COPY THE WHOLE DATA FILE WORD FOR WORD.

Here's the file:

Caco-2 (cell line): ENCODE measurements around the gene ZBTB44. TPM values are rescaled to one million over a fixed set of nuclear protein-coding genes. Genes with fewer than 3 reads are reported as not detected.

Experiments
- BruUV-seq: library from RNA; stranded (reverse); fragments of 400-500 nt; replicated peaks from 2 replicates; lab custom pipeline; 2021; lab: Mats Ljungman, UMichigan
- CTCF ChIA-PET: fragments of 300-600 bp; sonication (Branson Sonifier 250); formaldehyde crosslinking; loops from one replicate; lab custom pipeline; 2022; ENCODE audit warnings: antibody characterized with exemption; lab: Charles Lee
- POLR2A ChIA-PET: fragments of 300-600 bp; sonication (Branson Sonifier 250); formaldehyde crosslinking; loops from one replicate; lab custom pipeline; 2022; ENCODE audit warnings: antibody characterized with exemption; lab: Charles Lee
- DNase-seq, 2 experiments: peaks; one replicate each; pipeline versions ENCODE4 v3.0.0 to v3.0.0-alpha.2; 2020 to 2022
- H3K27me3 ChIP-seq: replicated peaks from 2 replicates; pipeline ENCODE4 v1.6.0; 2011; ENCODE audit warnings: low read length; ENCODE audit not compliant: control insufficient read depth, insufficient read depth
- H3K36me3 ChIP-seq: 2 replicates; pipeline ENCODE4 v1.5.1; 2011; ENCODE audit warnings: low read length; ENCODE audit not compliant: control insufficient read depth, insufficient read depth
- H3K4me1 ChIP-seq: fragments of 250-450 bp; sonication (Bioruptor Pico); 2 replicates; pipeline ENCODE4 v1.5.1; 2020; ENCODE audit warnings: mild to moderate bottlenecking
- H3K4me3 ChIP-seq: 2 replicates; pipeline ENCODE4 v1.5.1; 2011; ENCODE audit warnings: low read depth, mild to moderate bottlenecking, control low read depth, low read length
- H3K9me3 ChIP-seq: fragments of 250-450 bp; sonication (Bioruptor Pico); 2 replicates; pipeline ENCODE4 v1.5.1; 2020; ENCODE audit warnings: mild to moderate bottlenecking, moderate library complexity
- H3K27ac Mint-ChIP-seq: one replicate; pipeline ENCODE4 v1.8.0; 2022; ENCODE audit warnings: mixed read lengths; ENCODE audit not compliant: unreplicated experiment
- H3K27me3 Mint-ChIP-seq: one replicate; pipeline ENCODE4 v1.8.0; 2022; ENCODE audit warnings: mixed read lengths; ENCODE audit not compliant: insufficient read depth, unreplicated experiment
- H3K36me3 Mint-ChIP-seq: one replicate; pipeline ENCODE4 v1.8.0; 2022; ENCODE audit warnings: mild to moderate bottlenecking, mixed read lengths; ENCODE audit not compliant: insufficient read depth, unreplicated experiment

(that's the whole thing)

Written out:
Caco-2 (cell line): ENCODE measurements around the gene ZBTB44. TPM values are rescaled to one million over a fixed set of nuclear protein-coding genes. Genes with fewer than 3 reads are reported as not detected.

Experiments
- BruUV-seq: library from RNA; stranded (reverse); fragments of 400-500 nt; replicated peaks from 2 replicates; lab custom pipeline; 2021; lab: Mats Ljungman, UMichigan
- CTCF ChIA-PET: fragments of 300-600 bp; sonication (Branson Sonifier 250); formaldehyde crosslinking; loops from one replicate; lab custom pipeline; 2022; ENCODE audit warnings: antibody characterized with exemption; lab: Charles Lee
- POLR2A ChIA-PET: fragments of 300-600 bp; sonication (Branson Sonifier 250); formaldehyde crosslinking; loops from one replicate; lab custom pipeline; 2022; ENCODE audit warnings: antibody characterized with exemption; lab: Charles Lee
- DNase-seq, 2 experiments: peaks; one replicate each; pipeline versions ENCODE4 v3.0.0 to v3.0.0-alpha.2; 2020 to 2022
- H3K27me3 ChIP-seq: replicated peaks from 2 replicates; pipeline ENCODE4 v1.6.0; 2011; ENCODE audit warnings: low read length; ENCODE audit not compliant: control insufficient read depth, insufficient read depth
- H3K36me3 ChIP-seq: 2 replicates; pipeline ENCODE4 v1.5.1; 2011; ENCODE audit warnings: low read length; ENCODE audit not compliant: control insufficient read depth, insufficient read depth
- H3K4me1 ChIP-seq: fragments of 250-450 bp; sonication (Bioruptor Pico); 2 replicates; pipeline ENCODE4 v1.5.1; 2020; ENCODE audit warnings: mild to moderate bottlenecking
- H3K4me3 ChIP-seq: 2 replicates; pipeline ENCODE4 v1.5.1; 2011; ENCODE audit warnings: low read depth, mild to moderate bottlenecking, control low read depth, low read length
- H3K9me3 ChIP-seq: fragments of 250-450 bp; sonication (Bioruptor Pico); 2 replicates; pipeline ENCODE4 v1.5.1; 2020; ENCODE audit warnings: mild to moderate bottlenecking, moderate library complexity
- H3K27ac Mint-ChIP-seq: one replicate; pipeline ENCODE4 v1.8.0; 2022; ENCODE audit warnings: mixed read lengths; ENCODE audit not compliant: unreplicated experiment
- H3K27me3 Mint-ChIP-seq: one replicate; pipeline ENCODE4 v1.8.0; 2022; ENCODE audit warnings: mixed read lengths; ENCODE audit not compliant: insufficient read depth, unreplicated experiment
- H3K36me3 Mint-ChIP-seq: one replicate; pipeline ENCODE4 v1.8.0; 2022; ENCODE audit warnings: mild to moderate bottlenecking, mixed read lengths; ENCODE audit not compliant: insufficient read depth, unreplicated experiment